Other human rights violations
It is not as if this is the only Israeli action that casts doubt on Israel’s commitment to “the respect of human rights”.
Its plantation of nearly half a million Jewish settlers in the West Bank, including East Jerusalem, is in breach of international humanitarian law, in this case, Article 49(6) of the 4th Geneva Convention – and there is no sign whatsoever that Israel intends to desist, despite continual demands from the international community, including Ireland, that it do so.
Its destruction of Arab property to make way for these settlements and the roads that service them (and the Wall) is in breach of Article 53 of the 4th Geneva Convention.
And on top of all this, which has been going on for more than 40 years, there is the myriad of human rights violations that took place in Gaza from 27 December 2008 to 18 January 2009, as attested to by the UN Fact Finding Mission headed by Justice Goldstone.
Discrimination against Israeli Arabs
In addition, Arab citizens of Israel are systematically discriminated against in a variety of ways. A European Commission report on Israel dated May 2004 says so:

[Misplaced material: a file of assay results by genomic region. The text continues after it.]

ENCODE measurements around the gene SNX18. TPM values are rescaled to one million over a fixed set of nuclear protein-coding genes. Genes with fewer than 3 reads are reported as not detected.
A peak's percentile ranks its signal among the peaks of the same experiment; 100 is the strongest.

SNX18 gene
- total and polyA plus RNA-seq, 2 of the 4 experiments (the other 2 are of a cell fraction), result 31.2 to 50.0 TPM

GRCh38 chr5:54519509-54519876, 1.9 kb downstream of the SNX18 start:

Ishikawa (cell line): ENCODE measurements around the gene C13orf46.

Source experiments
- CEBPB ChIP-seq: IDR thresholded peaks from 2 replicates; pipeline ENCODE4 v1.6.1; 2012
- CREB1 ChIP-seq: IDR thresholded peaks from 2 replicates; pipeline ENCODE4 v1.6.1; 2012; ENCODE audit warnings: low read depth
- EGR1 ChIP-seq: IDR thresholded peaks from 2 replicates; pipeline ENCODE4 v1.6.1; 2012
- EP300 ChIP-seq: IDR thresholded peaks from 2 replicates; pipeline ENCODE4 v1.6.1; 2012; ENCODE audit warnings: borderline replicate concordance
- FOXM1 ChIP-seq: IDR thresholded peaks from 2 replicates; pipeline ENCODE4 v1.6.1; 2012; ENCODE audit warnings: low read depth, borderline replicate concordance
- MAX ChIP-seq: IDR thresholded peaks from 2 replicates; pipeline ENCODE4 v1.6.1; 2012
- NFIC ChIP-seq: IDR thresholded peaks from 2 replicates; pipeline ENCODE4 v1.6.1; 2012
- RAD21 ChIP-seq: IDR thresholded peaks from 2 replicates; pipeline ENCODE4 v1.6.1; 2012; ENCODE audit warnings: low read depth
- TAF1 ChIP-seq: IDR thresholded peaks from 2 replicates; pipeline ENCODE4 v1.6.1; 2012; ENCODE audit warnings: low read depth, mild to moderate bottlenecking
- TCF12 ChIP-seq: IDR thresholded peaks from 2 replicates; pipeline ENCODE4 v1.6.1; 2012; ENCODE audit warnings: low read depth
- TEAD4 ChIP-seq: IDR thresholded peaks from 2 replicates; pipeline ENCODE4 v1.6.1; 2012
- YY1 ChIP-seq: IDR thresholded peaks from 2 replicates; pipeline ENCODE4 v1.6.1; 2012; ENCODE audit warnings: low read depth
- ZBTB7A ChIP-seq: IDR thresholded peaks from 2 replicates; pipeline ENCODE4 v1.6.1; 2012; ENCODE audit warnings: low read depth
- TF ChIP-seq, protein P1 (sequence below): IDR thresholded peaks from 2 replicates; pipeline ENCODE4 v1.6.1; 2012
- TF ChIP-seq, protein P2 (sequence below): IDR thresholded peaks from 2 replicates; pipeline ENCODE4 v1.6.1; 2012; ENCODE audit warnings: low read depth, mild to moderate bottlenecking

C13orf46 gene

“The Arab minority, Muslim, Christian and Druze, makes up almost 20% of the Israeli population. Although the Declaration of Independence proclaims equality for citizens, Israeli legislation contains laws and regulations that favour the Jewish majority. … As highlighted by an Israeli Commission report presented in 2003 (“Or Commission”), the Arab minority also suffers from discrimination in many areas including budget allocations, official planning, employment, education and health.”
Four years later, in April 2008, a Commission report on Israel’s implementation of the European Neighbourhood Policy noted little progress in this area, saying that “the promotion and protection of the Israeli Arab minority did not advance significantly during the reporting period”.
In education, for example, a recent OECD report Israeli Child Policy and Outcomes states:
“… government spending per child is much lower in the Arab sector than in the Jewish sector. This financial gap is reflected in different ways: First and most directly, average spending per child in the Arab localities is estimated to be 36.8% lower than in Jewish localities.”
In employment, former Israeli Prime Minister, Ehud Olmert told a parliamentary commission of inquiry on 11 November 2008:
“We have not yet overcome the barrier of discrimination, which is a deliberate discrimination and the gap is insufferable”. He continued: “… there are government agencies who employ a miniscule number of Israeli Arabs, among them the Bank of Israel and Israel Electric Company. There is no argument that there were ministries and offices that did not accept Arabs. It's terrible that there is not even one Arab employee at the Bank of Israel and at the Electric Company Arab workers represent less than one percent of all employees.”